Matt Damon brings roughneck America to Cannes with Stillwater
CANNES, FRANCE – Matt Damon said last Friday he had immersed himself for weeks in Oklahoma with oil rig workers for his role as a disoriented American who travels to France to help his jailed daughter in a new film loosely inspired by the real-life Amanda Knox case.
The US actor said at this year’s Cannes Film Festival he spent time driving around and living with the so-called roughnecks in the Republican state to grasp his character’s mindset in Stillwater.
“Being invited into their homes, into a backyard barbecue, a guitar comes out and they start singing church songs. It’s a very specific place... and very different to where I grew up,” Damon told a news conference after Stillwater held its red carpet premiere at the world’s biggest cinema festival.
“It was really eye-opening for me.”
He also went to great lengths to get his character’s look right, getting the workers’ advice on clothes, eating the same food they do and working out to bulk up.
Damon said: “They’d go, ‘No, it’s this type of blue jean, because they have fire retardant on them. And it’s this shirt, not that’. It’s almost like a uniform.”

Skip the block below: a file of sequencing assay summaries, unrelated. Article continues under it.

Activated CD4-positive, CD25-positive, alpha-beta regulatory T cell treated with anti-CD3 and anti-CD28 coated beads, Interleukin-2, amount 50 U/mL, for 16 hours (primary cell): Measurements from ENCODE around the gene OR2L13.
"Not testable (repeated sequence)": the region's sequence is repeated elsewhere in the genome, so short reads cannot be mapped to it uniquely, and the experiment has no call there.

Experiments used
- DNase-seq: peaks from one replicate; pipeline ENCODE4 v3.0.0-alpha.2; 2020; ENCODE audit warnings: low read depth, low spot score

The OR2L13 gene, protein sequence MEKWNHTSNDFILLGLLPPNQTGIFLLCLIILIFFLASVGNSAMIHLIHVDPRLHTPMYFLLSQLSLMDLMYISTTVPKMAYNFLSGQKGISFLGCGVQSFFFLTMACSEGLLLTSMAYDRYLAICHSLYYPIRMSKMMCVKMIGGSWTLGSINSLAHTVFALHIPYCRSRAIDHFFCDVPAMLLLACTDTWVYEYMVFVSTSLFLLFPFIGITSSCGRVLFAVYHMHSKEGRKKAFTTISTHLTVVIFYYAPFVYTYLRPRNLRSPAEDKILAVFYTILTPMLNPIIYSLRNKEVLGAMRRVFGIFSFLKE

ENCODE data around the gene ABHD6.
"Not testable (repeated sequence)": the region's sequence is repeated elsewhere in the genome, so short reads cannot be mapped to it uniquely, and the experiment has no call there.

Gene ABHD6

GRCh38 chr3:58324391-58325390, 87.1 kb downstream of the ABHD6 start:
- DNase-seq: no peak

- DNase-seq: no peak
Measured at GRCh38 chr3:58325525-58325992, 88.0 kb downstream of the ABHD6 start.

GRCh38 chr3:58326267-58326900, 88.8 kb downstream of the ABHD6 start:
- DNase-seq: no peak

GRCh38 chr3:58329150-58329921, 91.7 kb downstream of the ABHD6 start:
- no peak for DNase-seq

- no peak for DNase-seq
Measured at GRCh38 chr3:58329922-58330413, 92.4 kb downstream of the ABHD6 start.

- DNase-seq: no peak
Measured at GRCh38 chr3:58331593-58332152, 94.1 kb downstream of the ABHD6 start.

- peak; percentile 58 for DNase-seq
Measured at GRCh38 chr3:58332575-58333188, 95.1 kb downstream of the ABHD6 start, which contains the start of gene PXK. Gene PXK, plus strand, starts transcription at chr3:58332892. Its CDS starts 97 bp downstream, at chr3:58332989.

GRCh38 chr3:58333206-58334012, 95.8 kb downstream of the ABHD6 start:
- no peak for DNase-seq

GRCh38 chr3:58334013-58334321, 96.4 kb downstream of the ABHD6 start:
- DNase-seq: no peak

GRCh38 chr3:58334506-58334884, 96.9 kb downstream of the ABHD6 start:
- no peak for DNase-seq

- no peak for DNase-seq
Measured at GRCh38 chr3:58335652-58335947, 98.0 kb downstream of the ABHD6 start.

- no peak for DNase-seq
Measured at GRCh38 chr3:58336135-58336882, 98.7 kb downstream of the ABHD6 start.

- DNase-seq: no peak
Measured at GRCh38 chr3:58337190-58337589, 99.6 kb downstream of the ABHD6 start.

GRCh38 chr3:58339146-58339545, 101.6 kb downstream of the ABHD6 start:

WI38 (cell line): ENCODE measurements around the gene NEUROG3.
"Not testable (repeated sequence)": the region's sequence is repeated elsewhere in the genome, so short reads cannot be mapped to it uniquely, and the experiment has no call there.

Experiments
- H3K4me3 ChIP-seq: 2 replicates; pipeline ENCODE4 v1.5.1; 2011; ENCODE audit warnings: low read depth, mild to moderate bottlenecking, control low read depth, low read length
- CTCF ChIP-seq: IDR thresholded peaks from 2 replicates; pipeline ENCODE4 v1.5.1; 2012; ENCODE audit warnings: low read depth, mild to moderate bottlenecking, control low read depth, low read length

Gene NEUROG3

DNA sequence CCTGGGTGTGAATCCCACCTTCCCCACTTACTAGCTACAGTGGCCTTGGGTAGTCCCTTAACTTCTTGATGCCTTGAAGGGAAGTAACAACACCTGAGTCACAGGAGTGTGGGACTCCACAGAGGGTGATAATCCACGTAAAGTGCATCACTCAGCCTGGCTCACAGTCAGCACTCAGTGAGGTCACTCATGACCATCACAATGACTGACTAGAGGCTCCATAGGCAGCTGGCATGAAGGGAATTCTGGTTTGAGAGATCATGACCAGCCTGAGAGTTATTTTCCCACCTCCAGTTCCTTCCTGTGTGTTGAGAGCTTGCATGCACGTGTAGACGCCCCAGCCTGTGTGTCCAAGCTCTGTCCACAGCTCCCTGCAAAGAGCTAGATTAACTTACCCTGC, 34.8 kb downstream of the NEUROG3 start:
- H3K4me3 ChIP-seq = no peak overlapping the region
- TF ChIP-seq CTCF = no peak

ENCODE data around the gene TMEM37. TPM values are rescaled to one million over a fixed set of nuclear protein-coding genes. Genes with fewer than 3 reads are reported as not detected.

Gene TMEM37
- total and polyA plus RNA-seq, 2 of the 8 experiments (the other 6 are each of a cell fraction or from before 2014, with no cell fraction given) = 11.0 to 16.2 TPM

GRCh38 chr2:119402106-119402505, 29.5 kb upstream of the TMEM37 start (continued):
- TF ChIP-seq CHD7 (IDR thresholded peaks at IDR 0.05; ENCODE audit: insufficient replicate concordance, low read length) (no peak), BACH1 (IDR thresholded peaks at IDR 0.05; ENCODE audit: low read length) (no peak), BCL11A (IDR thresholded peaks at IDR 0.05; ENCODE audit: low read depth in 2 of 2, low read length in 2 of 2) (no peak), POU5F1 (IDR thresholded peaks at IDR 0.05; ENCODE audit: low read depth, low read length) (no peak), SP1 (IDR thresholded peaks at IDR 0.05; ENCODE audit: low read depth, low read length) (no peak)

He put on weight for the role “because they’re very big guys. The stuff they’re picking up is heavy. I’m in shape, but lifting the things they lift, I’d go, Oh my god”.
In the film, which was screened out of the festival’s main competition, Damon plays oil worker Bill Baker, who travels to Marseille to visit his estranged student daughter Allison (Abigail Breslin) in prison.
She is serving time for the murder of her roommate, echoing the story of US student Knox and her then-boyfriend who were convicted and later acquitted of killing British student Meredith Kercher at a flat in Perugia, Italy in 2007.
The film explores the struggles faced by Baker in a foreign country, as he tries to overcome cultural and language barriers to help Allison, when a new lead comes to light.
Oscar-winning director Tom McCarthy of Spotlight fame said he was working on the film against the backdrop of former US President Donald Trump’s administration, which also influenced his approach to Baker’s character and how he is viewed overseas.
McCarthy said the real-life Knox story kicked off the idea.
“I was pretty fascinated by the Amanda Knox case. It really just served as inspiration. I started to think about the relatonship with the father, I had just had a daughter,” McCarthy said.
Damon, who has four daughters, said having children of his own had also helped him relate to Baker, who is struggling to repair his broken relationship with his daughter.
“Since I’ve had kids I feel like everything is a lot more available in my job, emotionally speaking,” he said.
On one visit to Marseille, his character forges a new bond with a French child, eight-year-old Maya, played by first-timer Lilou Siauvaud, and her mother.
“I realised straight away I was working with the Meryl Streep of nine-year-olds,” Damon said. - REUTERS/AFP